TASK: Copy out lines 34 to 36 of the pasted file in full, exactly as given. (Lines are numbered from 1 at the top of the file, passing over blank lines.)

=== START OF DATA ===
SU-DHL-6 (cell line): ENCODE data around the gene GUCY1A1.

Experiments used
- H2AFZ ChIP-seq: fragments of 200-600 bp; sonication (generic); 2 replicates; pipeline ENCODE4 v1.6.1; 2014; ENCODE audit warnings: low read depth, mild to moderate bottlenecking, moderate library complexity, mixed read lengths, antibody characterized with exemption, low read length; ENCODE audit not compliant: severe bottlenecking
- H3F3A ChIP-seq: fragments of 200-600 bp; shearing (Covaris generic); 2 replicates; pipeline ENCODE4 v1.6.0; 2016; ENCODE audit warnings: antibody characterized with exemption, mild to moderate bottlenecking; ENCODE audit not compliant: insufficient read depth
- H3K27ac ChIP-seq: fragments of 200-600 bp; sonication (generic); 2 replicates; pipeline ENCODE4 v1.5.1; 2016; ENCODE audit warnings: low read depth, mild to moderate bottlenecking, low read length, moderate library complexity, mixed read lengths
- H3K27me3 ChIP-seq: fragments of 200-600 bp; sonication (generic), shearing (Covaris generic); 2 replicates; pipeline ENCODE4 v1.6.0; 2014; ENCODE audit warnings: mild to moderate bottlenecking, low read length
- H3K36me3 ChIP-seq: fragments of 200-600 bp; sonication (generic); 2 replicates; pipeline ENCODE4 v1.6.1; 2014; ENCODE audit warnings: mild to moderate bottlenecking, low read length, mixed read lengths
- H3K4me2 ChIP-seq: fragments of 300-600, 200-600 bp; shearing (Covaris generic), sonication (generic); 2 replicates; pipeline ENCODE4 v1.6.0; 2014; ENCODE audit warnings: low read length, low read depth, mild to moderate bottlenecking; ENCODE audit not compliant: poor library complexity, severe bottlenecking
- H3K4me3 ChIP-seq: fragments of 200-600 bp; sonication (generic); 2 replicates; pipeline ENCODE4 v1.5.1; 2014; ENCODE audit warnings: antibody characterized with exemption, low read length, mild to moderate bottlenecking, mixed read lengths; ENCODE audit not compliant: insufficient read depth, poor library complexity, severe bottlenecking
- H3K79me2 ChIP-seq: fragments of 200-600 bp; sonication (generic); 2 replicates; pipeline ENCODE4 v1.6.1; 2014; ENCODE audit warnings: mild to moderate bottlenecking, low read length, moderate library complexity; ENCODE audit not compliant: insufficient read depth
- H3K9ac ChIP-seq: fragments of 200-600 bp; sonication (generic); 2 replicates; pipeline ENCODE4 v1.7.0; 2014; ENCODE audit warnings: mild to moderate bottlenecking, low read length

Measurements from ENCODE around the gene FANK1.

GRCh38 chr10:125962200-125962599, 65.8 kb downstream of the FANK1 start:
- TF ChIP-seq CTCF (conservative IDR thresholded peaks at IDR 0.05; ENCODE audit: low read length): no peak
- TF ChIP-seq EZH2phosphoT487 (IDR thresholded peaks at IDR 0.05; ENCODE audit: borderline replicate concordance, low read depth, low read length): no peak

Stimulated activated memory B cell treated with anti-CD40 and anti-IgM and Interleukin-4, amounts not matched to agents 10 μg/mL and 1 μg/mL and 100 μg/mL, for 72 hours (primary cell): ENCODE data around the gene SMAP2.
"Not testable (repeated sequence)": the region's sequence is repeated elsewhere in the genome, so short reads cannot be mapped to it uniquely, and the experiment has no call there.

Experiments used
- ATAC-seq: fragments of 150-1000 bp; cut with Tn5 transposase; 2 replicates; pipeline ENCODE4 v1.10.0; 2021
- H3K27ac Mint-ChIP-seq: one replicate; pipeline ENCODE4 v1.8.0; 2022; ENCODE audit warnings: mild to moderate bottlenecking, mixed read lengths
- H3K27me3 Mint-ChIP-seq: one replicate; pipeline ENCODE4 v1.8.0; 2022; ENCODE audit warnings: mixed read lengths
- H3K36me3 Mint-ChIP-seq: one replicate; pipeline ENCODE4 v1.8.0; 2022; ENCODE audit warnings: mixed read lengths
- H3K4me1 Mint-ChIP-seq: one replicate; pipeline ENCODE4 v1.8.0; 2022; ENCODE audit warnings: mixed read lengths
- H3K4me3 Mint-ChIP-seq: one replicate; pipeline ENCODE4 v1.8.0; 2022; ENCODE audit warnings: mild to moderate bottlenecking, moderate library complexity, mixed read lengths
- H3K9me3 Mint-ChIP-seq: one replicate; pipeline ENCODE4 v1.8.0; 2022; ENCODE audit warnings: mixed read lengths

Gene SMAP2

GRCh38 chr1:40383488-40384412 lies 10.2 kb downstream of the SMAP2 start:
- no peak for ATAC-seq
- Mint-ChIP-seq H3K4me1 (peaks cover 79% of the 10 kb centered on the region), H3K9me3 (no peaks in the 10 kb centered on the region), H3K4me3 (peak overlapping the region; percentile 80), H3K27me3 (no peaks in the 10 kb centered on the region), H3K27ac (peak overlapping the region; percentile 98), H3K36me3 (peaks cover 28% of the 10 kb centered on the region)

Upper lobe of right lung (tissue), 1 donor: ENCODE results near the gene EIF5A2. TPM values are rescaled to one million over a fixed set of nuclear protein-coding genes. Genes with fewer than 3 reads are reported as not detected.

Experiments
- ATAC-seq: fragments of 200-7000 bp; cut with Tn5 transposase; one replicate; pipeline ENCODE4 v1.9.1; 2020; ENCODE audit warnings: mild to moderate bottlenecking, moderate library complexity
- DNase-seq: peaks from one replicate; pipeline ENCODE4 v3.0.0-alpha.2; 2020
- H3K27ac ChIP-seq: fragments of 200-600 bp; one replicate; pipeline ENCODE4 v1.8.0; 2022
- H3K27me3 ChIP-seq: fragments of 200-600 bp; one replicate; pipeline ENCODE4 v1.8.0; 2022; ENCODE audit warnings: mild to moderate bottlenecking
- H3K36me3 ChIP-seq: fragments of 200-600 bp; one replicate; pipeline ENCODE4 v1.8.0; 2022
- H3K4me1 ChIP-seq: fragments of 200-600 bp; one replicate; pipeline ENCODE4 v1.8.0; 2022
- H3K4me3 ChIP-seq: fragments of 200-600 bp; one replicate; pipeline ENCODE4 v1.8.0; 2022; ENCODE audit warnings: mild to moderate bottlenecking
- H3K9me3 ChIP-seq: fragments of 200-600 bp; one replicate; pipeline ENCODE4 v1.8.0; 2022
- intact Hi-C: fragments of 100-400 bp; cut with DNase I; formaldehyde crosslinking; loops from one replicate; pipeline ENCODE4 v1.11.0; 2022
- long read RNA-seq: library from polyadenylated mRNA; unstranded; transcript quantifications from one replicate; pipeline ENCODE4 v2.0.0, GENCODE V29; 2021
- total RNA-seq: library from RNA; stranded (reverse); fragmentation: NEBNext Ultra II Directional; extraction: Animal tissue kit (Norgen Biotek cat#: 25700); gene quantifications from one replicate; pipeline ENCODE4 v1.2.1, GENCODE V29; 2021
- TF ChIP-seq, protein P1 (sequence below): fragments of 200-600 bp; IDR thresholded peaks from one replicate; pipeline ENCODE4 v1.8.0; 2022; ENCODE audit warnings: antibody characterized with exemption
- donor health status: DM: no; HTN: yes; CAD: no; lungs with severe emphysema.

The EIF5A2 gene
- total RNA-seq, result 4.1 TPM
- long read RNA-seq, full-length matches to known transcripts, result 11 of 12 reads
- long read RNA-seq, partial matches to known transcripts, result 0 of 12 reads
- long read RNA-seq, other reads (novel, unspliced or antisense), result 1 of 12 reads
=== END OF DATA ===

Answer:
- H3K27ac ChIP-seq: fragments of 200-600 bp; one replicate; pipeline ENCODE4 v1.8.0; 2022
- H3K27me3 ChIP-seq: fragments of 200-600 bp; one replicate; pipeline ENCODE4 v1.8.0; 2022; ENCODE audit warnings: mild to moderate bottlenecking
- H3K36me3 ChIP-seq: fragments of 200-600 bp; one replicate; pipeline ENCODE4 v1.8.0; 2022